Tuesday, May 10, 2011

All Work and No Playground

It has been absolutely beautiful outside.  The sun has been shining, there's a pleasant breeze, and the city isn't quite hot enough to start smelling like garbage.  It's rare to say this in New York, but few would disagree: the weather has been perfect.

Ever since becoming a parent, this has been "prison break" time.  No longer are we cornered in our apartment, waiting for the snow/sleet/hail/locusts to subside.  Once spring arrives, we can go outside and do some much-needed time-killing.  And whenever I start thinking, "what on earth am I going to do with this hyper-crazy child?" there's always a fail-safe option: the playground!

My son loves the playground.  He loves the swings.  He loves the bouncy bridge.  He loves the slide.  He loves the dead leaves and worms lying around.  He loves just running around and being carefree.  I love watching him have fun without draining my own energy.  It would be better, however, if the playground had a mini-bar.  Despite its imperfections, I had been a huge fan of my son's favorite playground, especially since it's just a couple blocks from my home.  It would be no problem to take Kyle there quickly whenever I needed to eat up a half-hour or so of time.

Not anymore.  Kyle is no longer welcome there:

Nor is any other kid, in fact.  As part of Mike Bloomberg's "Kids Have It Too Easy These Days" initiative, the local playground has been shut down and boxed in by a chain link fence topped with barbed wire.  Angry, hungry rottweilers patrol the grounds to prevent any toddlers from wandering in, and the city plans to build a moat once it raises enough money from laying off thousands of teachers.  With the children kept out, workers can demolish the playground and build a casino there.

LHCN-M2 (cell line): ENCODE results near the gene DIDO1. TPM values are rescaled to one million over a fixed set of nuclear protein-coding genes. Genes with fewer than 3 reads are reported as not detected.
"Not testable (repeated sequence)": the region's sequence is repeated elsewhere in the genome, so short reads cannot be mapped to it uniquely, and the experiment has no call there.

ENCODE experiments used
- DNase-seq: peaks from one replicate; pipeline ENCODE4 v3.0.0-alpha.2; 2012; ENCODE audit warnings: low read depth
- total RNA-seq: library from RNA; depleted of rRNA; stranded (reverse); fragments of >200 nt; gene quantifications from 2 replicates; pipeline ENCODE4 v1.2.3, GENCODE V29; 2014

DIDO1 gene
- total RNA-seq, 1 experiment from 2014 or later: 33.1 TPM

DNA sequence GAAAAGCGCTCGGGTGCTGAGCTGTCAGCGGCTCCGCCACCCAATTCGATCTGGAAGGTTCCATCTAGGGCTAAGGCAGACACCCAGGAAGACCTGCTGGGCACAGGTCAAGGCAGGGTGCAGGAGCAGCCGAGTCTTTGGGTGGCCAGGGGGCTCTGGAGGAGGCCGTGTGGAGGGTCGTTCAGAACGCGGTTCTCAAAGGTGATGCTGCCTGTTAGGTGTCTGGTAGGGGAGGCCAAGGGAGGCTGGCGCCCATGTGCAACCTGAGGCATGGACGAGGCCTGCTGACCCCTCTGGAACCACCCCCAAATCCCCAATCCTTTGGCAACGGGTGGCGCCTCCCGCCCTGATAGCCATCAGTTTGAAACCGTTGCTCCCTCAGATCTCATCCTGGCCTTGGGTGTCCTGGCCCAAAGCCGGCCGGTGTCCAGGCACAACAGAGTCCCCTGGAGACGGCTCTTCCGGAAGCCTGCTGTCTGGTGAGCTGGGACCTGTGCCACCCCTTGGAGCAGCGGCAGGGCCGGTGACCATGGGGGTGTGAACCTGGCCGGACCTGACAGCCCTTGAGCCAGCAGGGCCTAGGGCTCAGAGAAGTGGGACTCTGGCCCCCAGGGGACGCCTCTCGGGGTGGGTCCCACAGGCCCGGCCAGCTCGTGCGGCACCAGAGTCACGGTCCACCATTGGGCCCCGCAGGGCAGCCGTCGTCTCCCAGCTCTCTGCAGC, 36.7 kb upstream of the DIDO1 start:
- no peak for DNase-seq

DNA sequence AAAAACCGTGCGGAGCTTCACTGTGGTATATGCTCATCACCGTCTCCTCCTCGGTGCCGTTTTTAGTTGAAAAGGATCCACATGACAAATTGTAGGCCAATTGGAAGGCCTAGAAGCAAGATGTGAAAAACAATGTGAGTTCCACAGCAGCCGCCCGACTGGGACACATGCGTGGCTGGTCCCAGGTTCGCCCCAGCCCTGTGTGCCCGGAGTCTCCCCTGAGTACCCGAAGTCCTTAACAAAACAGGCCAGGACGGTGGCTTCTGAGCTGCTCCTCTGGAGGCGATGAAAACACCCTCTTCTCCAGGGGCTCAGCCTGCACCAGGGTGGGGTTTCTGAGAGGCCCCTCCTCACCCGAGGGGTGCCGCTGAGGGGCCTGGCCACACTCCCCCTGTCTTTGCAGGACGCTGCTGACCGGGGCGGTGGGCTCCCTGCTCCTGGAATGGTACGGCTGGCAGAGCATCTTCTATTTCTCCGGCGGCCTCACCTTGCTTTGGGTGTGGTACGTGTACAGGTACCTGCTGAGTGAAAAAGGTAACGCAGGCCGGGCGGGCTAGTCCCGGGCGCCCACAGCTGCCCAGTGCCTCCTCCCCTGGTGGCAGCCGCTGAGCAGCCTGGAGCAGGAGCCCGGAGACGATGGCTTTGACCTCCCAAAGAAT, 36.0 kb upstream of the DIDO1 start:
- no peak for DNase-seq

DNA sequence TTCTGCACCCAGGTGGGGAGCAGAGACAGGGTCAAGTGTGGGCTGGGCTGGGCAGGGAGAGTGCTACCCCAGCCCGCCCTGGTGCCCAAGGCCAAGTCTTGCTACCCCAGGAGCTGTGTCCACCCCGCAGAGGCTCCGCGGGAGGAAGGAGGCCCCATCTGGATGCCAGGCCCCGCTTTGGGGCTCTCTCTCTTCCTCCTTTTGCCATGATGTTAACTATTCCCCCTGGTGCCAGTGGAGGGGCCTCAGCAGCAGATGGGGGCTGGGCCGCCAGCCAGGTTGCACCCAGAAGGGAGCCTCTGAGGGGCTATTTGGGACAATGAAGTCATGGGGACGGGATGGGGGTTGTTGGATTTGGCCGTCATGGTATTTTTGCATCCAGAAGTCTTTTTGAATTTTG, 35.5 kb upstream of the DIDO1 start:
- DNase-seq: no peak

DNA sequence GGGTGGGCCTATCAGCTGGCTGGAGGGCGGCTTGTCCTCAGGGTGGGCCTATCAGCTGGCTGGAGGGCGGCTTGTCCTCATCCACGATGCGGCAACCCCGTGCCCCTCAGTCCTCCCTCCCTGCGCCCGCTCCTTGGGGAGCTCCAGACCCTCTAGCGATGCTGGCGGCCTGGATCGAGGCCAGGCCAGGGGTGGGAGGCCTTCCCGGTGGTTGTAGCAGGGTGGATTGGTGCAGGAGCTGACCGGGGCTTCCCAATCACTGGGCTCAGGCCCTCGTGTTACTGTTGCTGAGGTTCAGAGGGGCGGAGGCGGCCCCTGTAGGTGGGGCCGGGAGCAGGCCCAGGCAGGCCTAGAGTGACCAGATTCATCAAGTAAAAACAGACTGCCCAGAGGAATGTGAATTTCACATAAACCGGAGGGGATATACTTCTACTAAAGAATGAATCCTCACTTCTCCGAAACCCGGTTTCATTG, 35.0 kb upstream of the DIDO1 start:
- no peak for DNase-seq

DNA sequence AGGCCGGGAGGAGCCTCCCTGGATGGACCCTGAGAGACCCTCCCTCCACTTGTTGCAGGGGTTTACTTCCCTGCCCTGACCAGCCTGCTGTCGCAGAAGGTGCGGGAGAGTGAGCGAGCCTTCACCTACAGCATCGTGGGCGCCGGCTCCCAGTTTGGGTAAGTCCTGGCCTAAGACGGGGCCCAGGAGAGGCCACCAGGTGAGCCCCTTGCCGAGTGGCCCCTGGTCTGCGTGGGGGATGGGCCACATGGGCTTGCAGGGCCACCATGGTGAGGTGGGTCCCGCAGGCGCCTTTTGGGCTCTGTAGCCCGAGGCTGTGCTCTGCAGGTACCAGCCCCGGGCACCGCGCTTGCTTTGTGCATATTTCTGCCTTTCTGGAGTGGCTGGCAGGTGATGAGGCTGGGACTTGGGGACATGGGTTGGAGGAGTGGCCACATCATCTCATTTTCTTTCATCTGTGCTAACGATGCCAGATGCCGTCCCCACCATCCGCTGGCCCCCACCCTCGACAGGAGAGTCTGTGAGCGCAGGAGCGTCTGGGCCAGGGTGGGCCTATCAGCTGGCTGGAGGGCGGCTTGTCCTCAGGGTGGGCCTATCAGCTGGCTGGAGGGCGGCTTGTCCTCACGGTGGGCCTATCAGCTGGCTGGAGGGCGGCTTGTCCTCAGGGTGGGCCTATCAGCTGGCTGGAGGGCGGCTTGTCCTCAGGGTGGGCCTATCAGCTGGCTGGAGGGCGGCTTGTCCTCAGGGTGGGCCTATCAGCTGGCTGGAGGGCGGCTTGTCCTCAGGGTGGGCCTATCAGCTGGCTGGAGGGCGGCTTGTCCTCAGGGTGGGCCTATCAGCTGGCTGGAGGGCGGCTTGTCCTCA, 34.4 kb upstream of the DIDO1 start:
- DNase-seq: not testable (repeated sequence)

(Above: Some of the city's renovations,
including the new "slide that goes nowhere")
Okay, that's not entirely the truth.  The city is actually renovating the playground, which would be great if I still thought we'd be living here when it's finally complete.  The way these public works things go, both my kids could be college graduates by time this is done, and that would mean they'd look funny going down the children's slide.  So, basically, we lost our playground.

Let me clarify that: we've lost our very close playground.  We live in a neighborhood that has more playgrounds than bagel shops, which is quite impressive considering this is New York.  Two other playgrounds are just ten-minute walks away, so they're not incredibly far.  But I can't just "pop" over there if Kyle wakes from his nap early and starts playing "fling the cookbooks."  Yes, I am grateful to still have several playgrounds around, as my suburbanite friends don't have such luxuries within walking distance.  Then again, my suburbanite friends have yards.

Oh well, I suppose I could deal with it.  We'll adjust.  This has been a big year of change anyway.  Some things, like the new car, have already happened.  Other things, such as the big baby arrival next month, loom ahead of us.  In the grand scheme of things, I suppose losing a playground isn't a big deal, even if I'll miss it.  So what if I lose my go-to time-killer spot?   There are others around, and I could always resort to putting him in front of the TV a little longer.  And so what if Kyle loses his first playground?  Things change.  Besides, he probably was spoiled having it close-by anyway.  Kyle really should work for his fun.  Kids have it too easy these days.

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